What Star Wars owes to soviet architecture

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What Star Wars owes to soviet architecture
The Futuro House

The brutal, futuristic building style seemingly plucked out of the Star Wars franchise is not a rarity within the post–Soviet Union. Miles away in Ukraine’s capital, Kiev—rearing its head out of an otherwise normal section of the Institute of Scientific and Technological Research and Development—is a smooth saucer, or a sore thumb touchdown by a shoddy Galactic Senate. Even in the southern Caucasus country of Georgia—a region filled with romantic, sweeping Middle Eastern–influenced architecture, is the Bank of Georgia in Tbilisi, an 18-story stack of jutting rectangles that possesses a sort of violent looming comparable to the fictional 40-plus-foot-tall combative AT-AT walkers—another character from The Empire Strikes Back.

The celestial style of architecture is virtually everywhere in the former Soviet Union—a long-lasting vestige of the Space Race that spanned from the 1950s to the early 1970s. It’s been documented before, perhaps best in the Frédéric Chaubin–lensed book, Cosmic Communist Constructions Photographed, which captures 90 sites. But that otherworldly architecture is more than just a trend: Space, or rather, what the Russians refer to as “cosmos,” is something that had been ingrained within the Soviet culture well before the construction of the first rocket ship or satellite. “Dreaming cosmos is deeply rooted in the society’s mentality,” says Columbia professor specializing in Soviet architecture Xenia Vytuleva. “It has a different edge, so to say. It is also about intimate relationship.”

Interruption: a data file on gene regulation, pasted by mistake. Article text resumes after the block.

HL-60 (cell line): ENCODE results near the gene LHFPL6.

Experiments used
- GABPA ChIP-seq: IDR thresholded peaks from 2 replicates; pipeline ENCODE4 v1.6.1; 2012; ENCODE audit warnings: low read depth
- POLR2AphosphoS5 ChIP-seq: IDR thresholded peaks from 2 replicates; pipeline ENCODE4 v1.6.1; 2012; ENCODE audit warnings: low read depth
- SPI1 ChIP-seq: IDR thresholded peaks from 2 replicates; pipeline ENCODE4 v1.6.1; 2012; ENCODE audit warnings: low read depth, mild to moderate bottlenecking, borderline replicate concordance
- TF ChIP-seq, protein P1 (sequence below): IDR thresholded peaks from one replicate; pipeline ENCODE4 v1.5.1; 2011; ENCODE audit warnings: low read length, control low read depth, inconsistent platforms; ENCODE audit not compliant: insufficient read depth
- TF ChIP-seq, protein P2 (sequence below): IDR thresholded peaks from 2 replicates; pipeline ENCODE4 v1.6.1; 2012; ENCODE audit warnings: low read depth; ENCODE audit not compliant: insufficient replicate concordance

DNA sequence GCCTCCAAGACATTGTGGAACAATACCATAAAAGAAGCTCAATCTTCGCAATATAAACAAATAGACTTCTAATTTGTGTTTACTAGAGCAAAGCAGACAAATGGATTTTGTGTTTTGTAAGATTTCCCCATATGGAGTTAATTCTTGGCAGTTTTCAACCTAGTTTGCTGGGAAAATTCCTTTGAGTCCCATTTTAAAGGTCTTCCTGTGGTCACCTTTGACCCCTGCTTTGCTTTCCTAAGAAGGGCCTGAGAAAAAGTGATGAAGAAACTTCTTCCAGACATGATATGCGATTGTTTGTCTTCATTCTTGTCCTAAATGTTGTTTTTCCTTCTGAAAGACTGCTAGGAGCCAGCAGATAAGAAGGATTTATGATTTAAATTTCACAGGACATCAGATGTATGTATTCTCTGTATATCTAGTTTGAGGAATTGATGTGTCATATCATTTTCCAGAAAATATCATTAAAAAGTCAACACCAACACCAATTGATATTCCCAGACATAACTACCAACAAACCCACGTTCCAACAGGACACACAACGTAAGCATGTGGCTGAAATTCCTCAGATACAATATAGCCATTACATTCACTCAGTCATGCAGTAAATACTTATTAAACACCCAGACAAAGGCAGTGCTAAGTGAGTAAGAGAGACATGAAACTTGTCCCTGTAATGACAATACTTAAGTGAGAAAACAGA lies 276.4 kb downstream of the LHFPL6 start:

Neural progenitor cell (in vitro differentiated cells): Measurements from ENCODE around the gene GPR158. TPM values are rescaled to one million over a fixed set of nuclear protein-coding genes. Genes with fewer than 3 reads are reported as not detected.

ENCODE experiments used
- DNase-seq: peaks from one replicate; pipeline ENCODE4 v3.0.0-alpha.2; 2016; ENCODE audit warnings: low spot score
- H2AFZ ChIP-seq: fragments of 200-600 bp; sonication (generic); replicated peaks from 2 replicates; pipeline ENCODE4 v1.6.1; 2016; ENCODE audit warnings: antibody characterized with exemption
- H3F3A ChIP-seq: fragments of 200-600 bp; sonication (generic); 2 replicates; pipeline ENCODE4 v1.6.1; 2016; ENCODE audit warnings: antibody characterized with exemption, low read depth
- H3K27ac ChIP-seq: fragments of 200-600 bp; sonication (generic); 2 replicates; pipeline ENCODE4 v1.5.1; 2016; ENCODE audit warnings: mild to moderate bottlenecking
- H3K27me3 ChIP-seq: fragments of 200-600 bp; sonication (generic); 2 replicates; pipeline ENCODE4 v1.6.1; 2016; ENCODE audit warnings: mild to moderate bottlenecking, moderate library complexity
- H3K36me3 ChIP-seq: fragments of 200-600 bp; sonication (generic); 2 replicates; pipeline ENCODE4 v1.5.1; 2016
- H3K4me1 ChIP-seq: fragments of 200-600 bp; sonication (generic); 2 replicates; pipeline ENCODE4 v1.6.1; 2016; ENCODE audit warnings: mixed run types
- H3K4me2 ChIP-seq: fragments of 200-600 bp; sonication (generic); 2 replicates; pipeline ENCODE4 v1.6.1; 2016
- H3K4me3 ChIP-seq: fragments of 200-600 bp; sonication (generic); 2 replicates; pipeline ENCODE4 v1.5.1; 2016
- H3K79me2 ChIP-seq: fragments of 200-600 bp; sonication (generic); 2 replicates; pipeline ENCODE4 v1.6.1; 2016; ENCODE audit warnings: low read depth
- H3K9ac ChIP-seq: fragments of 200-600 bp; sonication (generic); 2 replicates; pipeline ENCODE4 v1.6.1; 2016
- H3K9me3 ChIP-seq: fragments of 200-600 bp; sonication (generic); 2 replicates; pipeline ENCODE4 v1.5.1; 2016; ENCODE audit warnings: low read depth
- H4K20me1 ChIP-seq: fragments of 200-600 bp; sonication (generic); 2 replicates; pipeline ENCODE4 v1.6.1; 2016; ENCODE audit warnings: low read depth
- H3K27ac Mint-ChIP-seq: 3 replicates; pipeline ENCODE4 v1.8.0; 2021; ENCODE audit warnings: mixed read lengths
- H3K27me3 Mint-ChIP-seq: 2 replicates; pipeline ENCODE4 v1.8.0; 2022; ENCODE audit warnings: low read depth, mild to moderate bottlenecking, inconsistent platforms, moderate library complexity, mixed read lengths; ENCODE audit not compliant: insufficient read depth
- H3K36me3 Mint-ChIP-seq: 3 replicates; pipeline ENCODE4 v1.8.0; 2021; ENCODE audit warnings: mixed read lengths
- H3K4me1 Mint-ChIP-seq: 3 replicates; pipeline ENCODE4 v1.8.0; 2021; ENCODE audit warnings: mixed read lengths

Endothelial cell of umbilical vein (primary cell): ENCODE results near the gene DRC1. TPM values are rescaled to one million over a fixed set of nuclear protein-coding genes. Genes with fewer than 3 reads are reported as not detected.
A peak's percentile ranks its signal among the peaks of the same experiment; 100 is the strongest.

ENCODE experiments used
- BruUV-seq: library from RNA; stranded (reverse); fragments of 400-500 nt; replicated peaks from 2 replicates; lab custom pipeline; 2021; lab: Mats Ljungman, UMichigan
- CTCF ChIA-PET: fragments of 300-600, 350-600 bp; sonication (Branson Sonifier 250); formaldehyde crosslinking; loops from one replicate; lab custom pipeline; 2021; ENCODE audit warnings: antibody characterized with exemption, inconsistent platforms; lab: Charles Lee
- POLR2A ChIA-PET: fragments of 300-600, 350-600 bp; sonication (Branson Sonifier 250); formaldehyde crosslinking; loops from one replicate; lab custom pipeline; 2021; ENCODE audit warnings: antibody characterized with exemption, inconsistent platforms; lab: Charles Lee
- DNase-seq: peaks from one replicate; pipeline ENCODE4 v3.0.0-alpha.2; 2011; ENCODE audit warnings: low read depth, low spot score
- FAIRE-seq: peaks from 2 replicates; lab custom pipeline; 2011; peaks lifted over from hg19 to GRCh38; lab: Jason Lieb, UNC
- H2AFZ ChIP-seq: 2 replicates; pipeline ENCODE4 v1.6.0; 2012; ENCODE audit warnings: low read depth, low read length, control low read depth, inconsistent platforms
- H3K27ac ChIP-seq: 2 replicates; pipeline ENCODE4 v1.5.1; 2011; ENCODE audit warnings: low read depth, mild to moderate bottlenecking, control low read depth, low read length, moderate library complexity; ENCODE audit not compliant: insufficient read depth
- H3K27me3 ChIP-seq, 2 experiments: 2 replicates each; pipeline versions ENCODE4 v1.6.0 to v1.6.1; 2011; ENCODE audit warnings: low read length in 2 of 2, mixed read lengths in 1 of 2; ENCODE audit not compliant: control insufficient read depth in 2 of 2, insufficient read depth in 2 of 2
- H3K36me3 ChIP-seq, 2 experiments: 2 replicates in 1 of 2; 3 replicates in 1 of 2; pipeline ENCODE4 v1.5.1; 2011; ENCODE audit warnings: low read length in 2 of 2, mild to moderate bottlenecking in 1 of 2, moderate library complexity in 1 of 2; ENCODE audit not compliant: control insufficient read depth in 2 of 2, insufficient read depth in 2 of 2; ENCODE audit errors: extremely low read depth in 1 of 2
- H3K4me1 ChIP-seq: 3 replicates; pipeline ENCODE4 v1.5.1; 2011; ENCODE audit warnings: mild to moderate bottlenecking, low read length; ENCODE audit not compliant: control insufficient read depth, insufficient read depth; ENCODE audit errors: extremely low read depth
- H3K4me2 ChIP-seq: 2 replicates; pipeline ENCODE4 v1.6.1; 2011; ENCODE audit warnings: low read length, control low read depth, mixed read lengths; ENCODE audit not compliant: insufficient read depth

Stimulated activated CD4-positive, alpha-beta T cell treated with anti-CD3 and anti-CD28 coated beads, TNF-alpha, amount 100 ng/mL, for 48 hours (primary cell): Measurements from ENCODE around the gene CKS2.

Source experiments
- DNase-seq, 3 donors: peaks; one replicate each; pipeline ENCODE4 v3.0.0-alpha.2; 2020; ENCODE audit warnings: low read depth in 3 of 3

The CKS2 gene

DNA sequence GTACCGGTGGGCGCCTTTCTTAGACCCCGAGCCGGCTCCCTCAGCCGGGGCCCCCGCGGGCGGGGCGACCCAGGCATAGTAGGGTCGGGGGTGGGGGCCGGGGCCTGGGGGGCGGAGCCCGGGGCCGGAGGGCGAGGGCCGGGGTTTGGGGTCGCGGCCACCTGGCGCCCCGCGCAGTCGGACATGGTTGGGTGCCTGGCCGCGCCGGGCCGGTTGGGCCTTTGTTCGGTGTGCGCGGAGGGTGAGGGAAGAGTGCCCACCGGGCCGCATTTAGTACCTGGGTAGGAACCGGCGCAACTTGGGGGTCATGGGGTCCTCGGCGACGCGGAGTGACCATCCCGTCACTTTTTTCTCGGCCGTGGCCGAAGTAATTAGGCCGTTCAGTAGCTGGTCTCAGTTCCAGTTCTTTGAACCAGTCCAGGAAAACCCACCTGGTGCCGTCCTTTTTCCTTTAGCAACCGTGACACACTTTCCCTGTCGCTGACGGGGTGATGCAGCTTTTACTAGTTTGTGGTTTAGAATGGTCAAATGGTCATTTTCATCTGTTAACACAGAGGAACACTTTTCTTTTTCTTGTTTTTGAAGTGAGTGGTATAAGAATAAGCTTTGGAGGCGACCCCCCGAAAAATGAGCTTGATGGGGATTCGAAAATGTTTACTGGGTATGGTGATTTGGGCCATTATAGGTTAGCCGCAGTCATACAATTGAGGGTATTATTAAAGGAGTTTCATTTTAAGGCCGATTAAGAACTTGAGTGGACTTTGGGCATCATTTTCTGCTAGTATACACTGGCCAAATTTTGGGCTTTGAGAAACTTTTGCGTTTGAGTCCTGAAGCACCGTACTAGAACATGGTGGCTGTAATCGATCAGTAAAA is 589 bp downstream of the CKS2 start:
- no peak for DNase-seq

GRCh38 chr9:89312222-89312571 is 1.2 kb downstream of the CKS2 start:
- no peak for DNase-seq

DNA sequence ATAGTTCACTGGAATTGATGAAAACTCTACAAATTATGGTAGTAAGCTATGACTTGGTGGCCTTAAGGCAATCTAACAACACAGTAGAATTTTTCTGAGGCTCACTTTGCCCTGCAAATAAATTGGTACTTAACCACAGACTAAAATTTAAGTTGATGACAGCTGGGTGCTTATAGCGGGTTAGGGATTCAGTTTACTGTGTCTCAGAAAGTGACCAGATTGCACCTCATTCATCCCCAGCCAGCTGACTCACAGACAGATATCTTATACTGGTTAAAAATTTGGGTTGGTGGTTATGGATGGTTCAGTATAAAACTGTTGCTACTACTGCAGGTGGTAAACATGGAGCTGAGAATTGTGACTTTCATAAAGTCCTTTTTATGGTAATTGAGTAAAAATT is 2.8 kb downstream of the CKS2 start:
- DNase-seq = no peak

That intimate relationship between human and cosmos permeated every sphere of Russian life, from poetry and art to film—and, eventually, architecture. In 1924, there was the Soviet silent film Aelita: Queen of Mars directed by Yakov Protazanov, a black-and-white tale of telescopic love, political uprisings, and space travel. Some of the Mars-based scenes take place in a sterile Orpheum setting filled with curved, metal structures—like an Art Deco abstract interior of the Death Star. Four years later, in 1928, the Russian architect Georgii Krutikov sketched a “flying city,” a floating group of stacked saucers—a sci-fi solution to overcrowding and, possibly, another crude Cloud City. […]

Continue Reading – Source: Vogue

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